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Minority Serving Institution (MSI) is an umbrella term to describe universities and colleges that enroll a significant percentage of minority students. MSIs educate a disproportionate percentage of students, including low-income, first-generation, and part-time students, and provide entry into the middle class for many individuals and their future families. These institutions are located nationwide in nearly every state – in urban, suburban, and rural areas.
MSIs serve as anchor institutions in many places, providing greatly needed services to the community – including childcare, community development initiatives, and adult education and training.
MSIs, in general, do not get enough recognition for being innovative institutions that, in many cases, are at the forefront of designing new models of teaching and learning, scholarship, research, and leadership development – models that can be broadly instructive and adapted across higher education.
In our latest research brief, Building Trust and Visibility Through Community-Based Participatory Research at Rural Minority-Serving Institutions, authors Marybeth Gasman, Alice Ginsberg, and Levon T. Esters explore how rural MSIs and approaches to community-based participatory research can be used to better understand MSIs’ nature and practices.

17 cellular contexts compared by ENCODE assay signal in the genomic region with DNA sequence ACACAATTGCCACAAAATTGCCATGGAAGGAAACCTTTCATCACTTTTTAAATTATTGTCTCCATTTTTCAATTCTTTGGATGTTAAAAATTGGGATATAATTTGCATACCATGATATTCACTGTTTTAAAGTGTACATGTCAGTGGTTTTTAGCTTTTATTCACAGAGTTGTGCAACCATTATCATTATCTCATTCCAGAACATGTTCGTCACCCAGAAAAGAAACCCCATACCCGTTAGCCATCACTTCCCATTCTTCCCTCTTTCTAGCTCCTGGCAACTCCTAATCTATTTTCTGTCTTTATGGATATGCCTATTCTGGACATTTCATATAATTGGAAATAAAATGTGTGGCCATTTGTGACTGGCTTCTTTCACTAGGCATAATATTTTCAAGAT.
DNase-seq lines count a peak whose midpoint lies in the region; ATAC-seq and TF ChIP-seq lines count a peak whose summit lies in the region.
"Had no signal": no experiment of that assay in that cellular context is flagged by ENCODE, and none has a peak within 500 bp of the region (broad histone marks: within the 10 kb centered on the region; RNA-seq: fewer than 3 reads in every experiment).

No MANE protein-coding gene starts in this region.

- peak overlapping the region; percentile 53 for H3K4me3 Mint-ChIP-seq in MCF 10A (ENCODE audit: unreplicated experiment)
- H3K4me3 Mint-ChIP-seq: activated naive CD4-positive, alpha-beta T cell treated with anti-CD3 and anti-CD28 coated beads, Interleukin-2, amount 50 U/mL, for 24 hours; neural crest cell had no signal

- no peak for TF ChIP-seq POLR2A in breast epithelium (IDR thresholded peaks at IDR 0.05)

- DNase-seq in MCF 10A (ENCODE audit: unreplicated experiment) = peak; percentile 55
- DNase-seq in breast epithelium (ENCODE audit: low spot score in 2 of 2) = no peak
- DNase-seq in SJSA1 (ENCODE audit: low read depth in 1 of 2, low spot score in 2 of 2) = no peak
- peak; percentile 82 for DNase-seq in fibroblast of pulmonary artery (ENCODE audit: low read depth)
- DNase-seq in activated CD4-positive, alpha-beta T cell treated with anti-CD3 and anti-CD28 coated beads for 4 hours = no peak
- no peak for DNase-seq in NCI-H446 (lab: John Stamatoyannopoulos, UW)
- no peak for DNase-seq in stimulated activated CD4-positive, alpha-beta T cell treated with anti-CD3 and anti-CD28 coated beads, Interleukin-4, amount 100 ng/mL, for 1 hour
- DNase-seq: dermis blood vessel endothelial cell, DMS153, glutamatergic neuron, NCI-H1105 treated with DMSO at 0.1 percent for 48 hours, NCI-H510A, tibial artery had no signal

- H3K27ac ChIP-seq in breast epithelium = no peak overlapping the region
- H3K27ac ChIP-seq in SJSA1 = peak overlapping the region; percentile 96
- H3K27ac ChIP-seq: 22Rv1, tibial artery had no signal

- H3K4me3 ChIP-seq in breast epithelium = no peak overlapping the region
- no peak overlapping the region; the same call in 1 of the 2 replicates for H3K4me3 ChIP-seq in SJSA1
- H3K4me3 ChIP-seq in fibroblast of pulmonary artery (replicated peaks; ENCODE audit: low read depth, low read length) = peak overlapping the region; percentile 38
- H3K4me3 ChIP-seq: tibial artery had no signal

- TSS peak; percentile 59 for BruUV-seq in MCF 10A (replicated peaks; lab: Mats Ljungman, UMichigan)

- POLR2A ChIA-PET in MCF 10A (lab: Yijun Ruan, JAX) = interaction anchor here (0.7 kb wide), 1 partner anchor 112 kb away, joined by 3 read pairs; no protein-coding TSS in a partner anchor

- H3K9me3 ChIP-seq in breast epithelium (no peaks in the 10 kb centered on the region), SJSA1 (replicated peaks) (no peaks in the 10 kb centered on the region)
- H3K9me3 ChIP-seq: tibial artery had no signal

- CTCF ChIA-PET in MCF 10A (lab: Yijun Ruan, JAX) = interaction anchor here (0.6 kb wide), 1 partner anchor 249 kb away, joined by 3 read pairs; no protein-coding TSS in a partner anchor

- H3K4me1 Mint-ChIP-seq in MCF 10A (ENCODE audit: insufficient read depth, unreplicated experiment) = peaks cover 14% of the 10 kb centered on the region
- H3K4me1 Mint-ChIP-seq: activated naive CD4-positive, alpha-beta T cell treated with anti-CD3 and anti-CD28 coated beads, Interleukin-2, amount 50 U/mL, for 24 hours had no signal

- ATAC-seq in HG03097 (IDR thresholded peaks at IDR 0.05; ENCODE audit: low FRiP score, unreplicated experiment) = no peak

The authors consider what community-based participatory research looks like in the context of rural MSIs and present actionable recommendations for researchers and practitioners interested in furthering this work.
More specifically, the brief highlights who is involved in community-based participatory research, how to level hierarchies and build trust, asset-based research, data sharing, and triangulation, and who benefits from community-based participatory research.
Thrive Rural Framework Connection: This brief examines some of the driving forces and conditions – building blocks – that determine Rural Voice and Power, specifically ensuring a rural voice in design and action, the alignment of rural fields and actors, and an accurate rural narrative.
Researchers produce knowledge that plays a role in shaping culture, policy, and in effect, the distribution of resources. To realize the potential of rural communities, the network of higher education institutions and their research practices benefit from centering and grounding the production of knowledge in rural voices and concerns and addressing power imbalances in research and practice. Minority Serving Institutions play a crucial role in this change strategy.